A fascinating foreign tin mechanical, the Magie Bank, is our choice as No. 161 in the numerical classification. This bank is somewhat similar in action to the well known American made Magician Bank, that is to say the disappearance of the coin from the table top is the same principle in each case the mechanism and operation, however, are different. And, of course, they are completely different in appearance.
The Magie bank shown was in the collection of the late Walter P. Chrysler. Where he obtained the bank is not known, however, it was in his collection in the early 1930s. Background on the Magie is sadly lacking, as is the case with most foreign made mechanicals, with the exception of those of English manufacture. We have been unable to determine the company or concern who made the bank or the definite period in which it was manufactured. However, we do know it was made in Germany and that it was a protected item. Like the Snake and Frog In Pond Bank (HOBBIES, August, 1961), the wording "Made in Germany" is printed on the Magie, along with the initials "D.R.G.M.". These initials as explained in the article on the Snake And Frog In Pond mean that the bank was protected in Germany on a similar basis to a patented item in our country.
At this point it is timely to go briefly into a subject which the writer has intended to do for some time now. This has to do with patented, registered or protected mechanical banks and the differences involved when made in our country as opposed to those of foreign manufacture. In the United States, in most cases, mechanical banks were patented by individuals and usually these same individuals designed the bank they patented. Because of this we can in practically all cases of a patented bank give a complete factual background story. In England, however, most all of the mechanical banks were patented by the manufacturers or concerns who produced them. Thus, we cannot determine the designer in the majority of cases of the English banks. Now going to banks that were made in Germany, we have a real problem because of the triple meaning of "D.R.G.M." and the lack of any method of tracing through any given bank. So far the writer has been unsuccessful in any efforts in the direction of determining factual background on German made protected mechanical banks. Nevertheless, it is still helpful in a number of cases of the earlier German made banks that they were so designated and identified. This is at least better than nothing to go on and does authenticate the country of manufacture and that they were a registered or protected item, and so on.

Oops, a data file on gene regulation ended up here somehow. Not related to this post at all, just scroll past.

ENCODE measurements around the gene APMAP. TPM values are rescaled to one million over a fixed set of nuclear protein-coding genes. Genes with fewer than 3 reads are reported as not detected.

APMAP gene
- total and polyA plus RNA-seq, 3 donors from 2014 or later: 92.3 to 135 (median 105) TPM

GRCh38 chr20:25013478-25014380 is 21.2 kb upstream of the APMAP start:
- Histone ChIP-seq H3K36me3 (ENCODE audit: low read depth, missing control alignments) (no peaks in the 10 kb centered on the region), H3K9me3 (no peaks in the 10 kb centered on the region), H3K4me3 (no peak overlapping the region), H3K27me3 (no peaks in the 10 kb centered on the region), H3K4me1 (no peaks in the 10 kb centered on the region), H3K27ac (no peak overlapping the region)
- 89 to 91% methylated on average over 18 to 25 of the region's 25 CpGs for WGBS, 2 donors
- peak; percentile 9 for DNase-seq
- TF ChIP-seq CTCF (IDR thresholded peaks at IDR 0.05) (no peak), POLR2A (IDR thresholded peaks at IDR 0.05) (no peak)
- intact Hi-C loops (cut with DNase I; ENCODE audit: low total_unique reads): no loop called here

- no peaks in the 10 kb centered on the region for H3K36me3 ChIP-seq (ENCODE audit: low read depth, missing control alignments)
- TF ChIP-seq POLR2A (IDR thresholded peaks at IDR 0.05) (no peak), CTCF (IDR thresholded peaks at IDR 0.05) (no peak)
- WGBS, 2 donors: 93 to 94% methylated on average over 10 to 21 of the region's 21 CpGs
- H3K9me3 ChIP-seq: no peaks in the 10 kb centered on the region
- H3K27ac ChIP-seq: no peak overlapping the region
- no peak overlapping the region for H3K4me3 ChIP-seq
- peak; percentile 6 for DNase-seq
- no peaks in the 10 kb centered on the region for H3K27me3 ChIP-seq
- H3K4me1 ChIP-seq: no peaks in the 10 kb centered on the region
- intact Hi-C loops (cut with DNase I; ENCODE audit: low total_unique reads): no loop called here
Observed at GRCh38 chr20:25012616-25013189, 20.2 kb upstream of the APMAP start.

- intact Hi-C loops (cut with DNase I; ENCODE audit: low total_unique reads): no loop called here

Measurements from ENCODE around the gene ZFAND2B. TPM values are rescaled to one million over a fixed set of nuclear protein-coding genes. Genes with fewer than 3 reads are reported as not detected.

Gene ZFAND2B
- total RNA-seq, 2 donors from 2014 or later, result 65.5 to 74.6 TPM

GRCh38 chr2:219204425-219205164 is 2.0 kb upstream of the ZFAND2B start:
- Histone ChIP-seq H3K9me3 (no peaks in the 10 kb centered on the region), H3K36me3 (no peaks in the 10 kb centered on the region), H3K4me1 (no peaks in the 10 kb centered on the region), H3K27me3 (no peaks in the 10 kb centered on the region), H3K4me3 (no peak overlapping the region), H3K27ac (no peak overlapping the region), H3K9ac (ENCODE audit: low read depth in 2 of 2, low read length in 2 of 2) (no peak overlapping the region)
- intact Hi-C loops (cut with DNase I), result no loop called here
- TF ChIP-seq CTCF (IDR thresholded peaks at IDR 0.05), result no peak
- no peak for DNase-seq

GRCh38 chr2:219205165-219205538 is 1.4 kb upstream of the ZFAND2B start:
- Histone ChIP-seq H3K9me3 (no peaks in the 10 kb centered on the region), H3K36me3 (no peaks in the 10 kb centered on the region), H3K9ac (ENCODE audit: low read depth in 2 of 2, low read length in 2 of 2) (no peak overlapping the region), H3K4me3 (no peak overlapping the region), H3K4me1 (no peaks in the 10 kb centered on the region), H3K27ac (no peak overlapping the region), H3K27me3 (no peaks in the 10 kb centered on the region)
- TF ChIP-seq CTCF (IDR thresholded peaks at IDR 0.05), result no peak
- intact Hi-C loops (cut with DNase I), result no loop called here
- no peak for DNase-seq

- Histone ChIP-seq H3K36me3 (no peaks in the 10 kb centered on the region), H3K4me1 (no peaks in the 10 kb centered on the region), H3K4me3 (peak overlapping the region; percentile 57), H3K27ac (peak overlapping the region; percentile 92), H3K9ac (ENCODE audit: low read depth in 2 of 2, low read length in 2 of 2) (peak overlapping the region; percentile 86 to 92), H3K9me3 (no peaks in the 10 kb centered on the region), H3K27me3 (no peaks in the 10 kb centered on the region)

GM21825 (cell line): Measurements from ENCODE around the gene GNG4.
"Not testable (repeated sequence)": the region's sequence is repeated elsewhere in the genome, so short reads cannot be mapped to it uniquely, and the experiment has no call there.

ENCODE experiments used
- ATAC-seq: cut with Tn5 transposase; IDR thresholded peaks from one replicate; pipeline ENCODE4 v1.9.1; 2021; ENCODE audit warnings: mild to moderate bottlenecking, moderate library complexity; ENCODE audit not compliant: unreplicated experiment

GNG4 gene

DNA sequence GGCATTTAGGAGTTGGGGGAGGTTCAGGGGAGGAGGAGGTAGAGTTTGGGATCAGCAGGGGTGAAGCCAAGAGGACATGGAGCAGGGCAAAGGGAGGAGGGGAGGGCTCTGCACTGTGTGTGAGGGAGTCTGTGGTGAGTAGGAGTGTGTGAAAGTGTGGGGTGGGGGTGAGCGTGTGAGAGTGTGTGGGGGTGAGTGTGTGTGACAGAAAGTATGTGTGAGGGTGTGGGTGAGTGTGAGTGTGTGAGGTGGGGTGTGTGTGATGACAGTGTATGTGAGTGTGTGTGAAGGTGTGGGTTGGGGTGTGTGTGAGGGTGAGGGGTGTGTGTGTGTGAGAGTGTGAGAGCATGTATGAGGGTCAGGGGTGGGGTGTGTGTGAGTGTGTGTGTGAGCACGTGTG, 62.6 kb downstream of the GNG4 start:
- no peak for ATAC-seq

Back to the Magie Bank, the name itself is of interest. It is German and translates into our word "magic" or the "Black Arts" or "Magi." The word "magic" is generally thought by many to have derived from the Three Wise Men (the Magi) who brought gifts to the Infant Jesus. The word "magic" is derived from "Magi" but there were many Magi, other than the three mentioned. In Ancient Persia the Magi were a priestly caste who through sorcery gained the reputation of having wonderful occult powers. The feats they performed in exorcising devils was called in Greek "magike"and from this word we derived our "magic." So this brings us to the pictured bank which represents a sorcerer and the origin and source of the word we know today as magic.
The bank shown is a very decorative item with many bright colors. The sorcerers tall peaked hat, for example, is striped in red, yellow, white, black, and blue. His robe is in these various colors and he has a long flowing white beard accentuated in shades of blue, green and black. The book or cover-like object held in his hands is black with the word "Magi" thereon in large white letters. The table top is red with unusual colored figures on each side and front. A blue and yellow dragon type representation is on the right sideon the front appears a multi-colored figural representation with four arms and hands on the left side is a blue and yellow elephant with howdah and various other ornate decorations. A green base completes this very ornamental, attractive bank.
To operate the bank a coin is placed in the circular section on top of the table. Then a lever, in back of the sorcerer, is pressed down. This causes the arms to lower bringing the book or cover down over the coin. When the lever is released the coin has disappeared as the moving parts return automatically to their original position as shown in the picture.
The Magie Bank is a rather tough item to add to a collection and fortunate today is the collector who possesses one.